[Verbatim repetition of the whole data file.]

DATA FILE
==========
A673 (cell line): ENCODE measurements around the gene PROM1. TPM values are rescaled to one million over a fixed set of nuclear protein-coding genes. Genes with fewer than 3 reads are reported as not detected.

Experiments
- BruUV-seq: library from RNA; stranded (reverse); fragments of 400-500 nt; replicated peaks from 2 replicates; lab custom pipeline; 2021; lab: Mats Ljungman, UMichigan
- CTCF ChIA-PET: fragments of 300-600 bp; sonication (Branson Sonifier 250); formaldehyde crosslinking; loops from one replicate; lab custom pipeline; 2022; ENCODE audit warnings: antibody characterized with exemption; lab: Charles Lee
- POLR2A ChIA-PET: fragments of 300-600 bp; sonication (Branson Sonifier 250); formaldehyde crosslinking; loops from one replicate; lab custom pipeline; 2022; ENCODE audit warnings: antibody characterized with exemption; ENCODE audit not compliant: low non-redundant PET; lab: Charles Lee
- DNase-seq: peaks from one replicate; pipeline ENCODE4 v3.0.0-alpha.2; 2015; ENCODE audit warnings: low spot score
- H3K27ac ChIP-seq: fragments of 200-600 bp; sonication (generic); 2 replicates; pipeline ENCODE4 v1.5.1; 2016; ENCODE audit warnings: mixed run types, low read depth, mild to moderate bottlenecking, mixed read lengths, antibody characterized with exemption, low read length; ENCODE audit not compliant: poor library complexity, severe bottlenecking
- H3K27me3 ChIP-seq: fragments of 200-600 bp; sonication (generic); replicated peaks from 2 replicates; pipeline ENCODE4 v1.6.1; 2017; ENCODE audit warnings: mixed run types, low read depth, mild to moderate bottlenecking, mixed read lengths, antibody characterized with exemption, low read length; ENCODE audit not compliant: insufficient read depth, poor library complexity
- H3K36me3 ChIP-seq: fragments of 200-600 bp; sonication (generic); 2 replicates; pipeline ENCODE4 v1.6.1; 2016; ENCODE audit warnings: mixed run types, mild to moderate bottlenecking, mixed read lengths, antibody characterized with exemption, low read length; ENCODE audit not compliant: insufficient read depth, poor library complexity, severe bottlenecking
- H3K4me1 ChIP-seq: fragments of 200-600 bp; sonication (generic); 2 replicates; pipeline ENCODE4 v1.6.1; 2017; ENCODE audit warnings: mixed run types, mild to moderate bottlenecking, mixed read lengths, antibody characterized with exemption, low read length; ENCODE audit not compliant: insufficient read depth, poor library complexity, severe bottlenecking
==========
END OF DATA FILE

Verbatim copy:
A673 (cell line): ENCODE measurements around the gene PROM1. TPM values are rescaled to one million over a fixed set of nuclear protein-coding genes. Genes with fewer than 3 reads are reported as not detected.

Experiments
- BruUV-seq: library from RNA; stranded (reverse); fragments of 400-500 nt; replicated peaks from 2 replicates; lab custom pipeline; 2021; lab: Mats Ljungman, UMichigan
- CTCF ChIA-PET: fragments of 300-600 bp; sonication (Branson Sonifier 250); formaldehyde crosslinking; loops from one replicate; lab custom pipeline; 2022; ENCODE audit warnings: antibody characterized with exemption; lab: Charles Lee
- POLR2A ChIA-PET: fragments of 300-600 bp; sonication (Branson Sonifier 250); formaldehyde crosslinking; loops from one replicate; lab custom pipeline; 2022; ENCODE audit warnings: antibody characterized with exemption; ENCODE audit not compliant: low non-redundant PET; lab: Charles Lee
- DNase-seq: peaks from one replicate; pipeline ENCODE4 v3.0.0-alpha.2; 2015; ENCODE audit warnings: low spot score
- H3K27ac ChIP-seq: fragments of 200-600 bp; sonication (generic); 2 replicates; pipeline ENCODE4 v1.5.1; 2016; ENCODE audit warnings: mixed run types, low read depth, mild to moderate bottlenecking, mixed read lengths, antibody characterized with exemption, low read length; ENCODE audit not compliant: poor library complexity, severe bottlenecking
- H3K27me3 ChIP-seq: fragments of 200-600 bp; sonication (generic); replicated peaks from 2 replicates; pipeline ENCODE4 v1.6.1; 2017; ENCODE audit warnings: mixed run types, low read depth, mild to moderate bottlenecking, mixed read lengths, antibody characterized with exemption, low read length; ENCODE audit not compliant: insufficient read depth, poor library complexity
- H3K36me3 ChIP-seq: fragments of 200-600 bp; sonication (generic); 2 replicates; pipeline ENCODE4 v1.6.1; 2016; ENCODE audit warnings: mixed run types, mild to moderate bottlenecking, mixed read lengths, antibody characterized with exemption, low read length; ENCODE audit not compliant: insufficient read depth, poor library complexity, severe bottlenecking
- H3K4me1 ChIP-seq: fragments of 200-600 bp; sonication (generic); 2 replicates; pipeline ENCODE4 v1.6.1; 2017; ENCODE audit warnings: mixed run types, mild to moderate bottlenecking, mixed read lengths, antibody characterized with exemption, low read length; ENCODE audit not compliant: insufficient read depth, poor library complexity, severe bottlenecking